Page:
Michael KreponRobert S. McNamara, Arms Control Hero

Quote of the Week:

“Mr. Prime Minister [Kosygin], if you put a defense in place, we’re going to have to expand our nuclear offensive forces. You may think, as the Congress apparently does, that a proper response to the Soviet defense is a U.S. defense; but I tell you the proper response – and it will be our response – is to expand our offensive force.”   — Robert S. MacNamara at the 1967 Glassboro summit

Robert S. McNamara, a hero? Of arms control?

I kid you not.

No less a figure than Paul Warnke credited McNamara as being the person who “basically invented strategic nuclear arms control.” He was convinced by scientific expertise not beholden to the military-industrial complex that deploying nation-wide ballistic missile defenses was a terrible idea. He helped convince the Kremlin leadership that strategic defenses were dangerous, ineffective and counterproductive — no mean feat. He warned about the “mad momentum” of the nuclear competition and about the “action-reaction” syndrome, where one superpower felt obliged to respond to the other’s strategic modernization program.

In Lyndon Baines Johnson’s attempt at a last hurrah, McNamara oversaw the first draft of the U.S. negotiating position in strategic arms limitation talks — and managed to keep the Joint Chiefs on the reservation. His tenure marked the only time when a Pentagon Chief actively took a sympathetic lead, rather than adopting a wary approach to arms control negotiations. These were significant accomplishments, one and all, despite McNamara’s overwhelming preoccupation with Vietnam.

But McNamara being McNamara, he was a tragic figure who found himself aiding and abetting the very dynamics of strategic competition he railed against. There wasn’t enough time to convince the Kremlin to move quickly to negotiate limits on anti-ballistic missile defenses. And so, before the strategic arms talks were set to begin in 1968 — and before they were delayed by the Soviet invasion of Czechoslovakia — he announced LBJ’s decision to deploy a “thin” nationwide defense ostensibly directed against China, after clarifying in great detail the reasons why this was an unwise decision.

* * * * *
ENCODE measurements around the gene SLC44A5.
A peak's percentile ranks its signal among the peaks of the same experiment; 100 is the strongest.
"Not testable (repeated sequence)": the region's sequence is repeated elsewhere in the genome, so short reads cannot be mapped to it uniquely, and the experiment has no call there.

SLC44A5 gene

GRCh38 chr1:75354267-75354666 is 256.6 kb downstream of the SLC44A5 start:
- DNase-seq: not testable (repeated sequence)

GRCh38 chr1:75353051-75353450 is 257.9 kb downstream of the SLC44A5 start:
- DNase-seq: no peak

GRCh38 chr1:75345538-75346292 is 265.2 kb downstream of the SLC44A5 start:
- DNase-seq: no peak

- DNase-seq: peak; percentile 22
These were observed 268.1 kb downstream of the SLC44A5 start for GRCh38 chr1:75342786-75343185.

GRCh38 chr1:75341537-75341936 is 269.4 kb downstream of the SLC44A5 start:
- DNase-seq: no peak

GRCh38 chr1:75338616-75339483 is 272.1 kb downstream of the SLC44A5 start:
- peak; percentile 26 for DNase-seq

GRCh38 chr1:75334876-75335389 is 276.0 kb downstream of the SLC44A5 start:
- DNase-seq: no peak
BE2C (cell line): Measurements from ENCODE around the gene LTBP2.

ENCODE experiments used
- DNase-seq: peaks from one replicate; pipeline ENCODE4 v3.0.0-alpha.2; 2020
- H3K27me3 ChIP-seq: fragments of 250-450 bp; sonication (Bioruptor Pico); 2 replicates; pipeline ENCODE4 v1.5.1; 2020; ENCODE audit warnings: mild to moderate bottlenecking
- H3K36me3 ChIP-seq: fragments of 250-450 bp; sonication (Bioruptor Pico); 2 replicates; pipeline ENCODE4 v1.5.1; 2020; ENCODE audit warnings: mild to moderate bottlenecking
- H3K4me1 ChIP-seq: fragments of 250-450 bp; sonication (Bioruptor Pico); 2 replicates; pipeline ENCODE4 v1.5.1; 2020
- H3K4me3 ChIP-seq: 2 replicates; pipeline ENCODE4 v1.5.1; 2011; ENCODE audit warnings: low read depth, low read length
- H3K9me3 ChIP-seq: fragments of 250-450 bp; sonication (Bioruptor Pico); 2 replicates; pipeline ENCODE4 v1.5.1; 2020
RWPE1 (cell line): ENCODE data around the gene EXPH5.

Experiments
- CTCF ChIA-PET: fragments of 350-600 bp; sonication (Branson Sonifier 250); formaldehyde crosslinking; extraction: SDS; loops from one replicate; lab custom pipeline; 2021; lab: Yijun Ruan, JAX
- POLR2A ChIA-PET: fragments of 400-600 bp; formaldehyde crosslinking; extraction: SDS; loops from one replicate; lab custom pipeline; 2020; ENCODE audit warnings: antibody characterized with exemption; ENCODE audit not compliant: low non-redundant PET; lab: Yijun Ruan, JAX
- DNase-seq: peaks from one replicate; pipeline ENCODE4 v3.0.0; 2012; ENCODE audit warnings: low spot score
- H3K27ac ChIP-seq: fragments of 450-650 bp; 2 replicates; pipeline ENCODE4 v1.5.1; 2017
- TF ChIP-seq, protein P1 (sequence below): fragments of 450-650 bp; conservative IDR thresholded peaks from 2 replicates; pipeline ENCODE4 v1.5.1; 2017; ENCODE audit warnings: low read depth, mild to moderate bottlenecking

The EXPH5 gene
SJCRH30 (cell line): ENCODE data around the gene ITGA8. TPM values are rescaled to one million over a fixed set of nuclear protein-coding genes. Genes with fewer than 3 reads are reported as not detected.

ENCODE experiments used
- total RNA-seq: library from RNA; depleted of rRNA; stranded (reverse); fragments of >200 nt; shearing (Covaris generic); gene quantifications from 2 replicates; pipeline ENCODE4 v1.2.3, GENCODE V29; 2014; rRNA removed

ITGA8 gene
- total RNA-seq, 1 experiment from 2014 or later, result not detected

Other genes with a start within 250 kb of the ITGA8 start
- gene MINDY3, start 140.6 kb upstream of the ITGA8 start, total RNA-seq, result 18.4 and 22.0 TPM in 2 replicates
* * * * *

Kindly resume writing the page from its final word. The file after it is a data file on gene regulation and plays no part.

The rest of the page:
On paper, this “thin” missile defense would consist of the deployment of no less than 672 interceptor missiles against a China that would not flight test a ballistic missile capable of reaching the United States for another thirteen years. At the time of the Sentinel system’s unveiling, the Soviet Union possessed less than 900 land- and sea-based launchers capable of reaching the United States.

From Moscow’s perspective, Sentinel seemed well suited to nullify the Soviet deterrent after a U.S. first strike. Moscow’s concerns were reinforced after President Richard Nixon subsequently changed the system’s name to “Safeguard” but left its design essentially intact. Safeguard would have a new primary mission — to protect the U.S. deterrent against attack. Secondary missions were to defend against a small Chinese attack and against accidental or unauthorized launches.

The over-design of Sentinel/Safeguard actually served McNamara’s purposes: it helped convince the Kremlin to strictly limit U.S. and Soviet missile defense deployments in the SALT I negotiations.

Limiting missile defenses was insufficient to prevent a significant increase in offenses because the technologies to place several warheads atop a single missile and guide them independently to separate targets were advancing. Unlike ballistic missile defenses, these MIRVs could perform quite effectively. And with advances in accuracy, as was entirely foreseeable (despite the Nixon administration’s fleeting attempt to downplay this prospect), MIRVs could be deeply unsettling to calculations of strategic stability.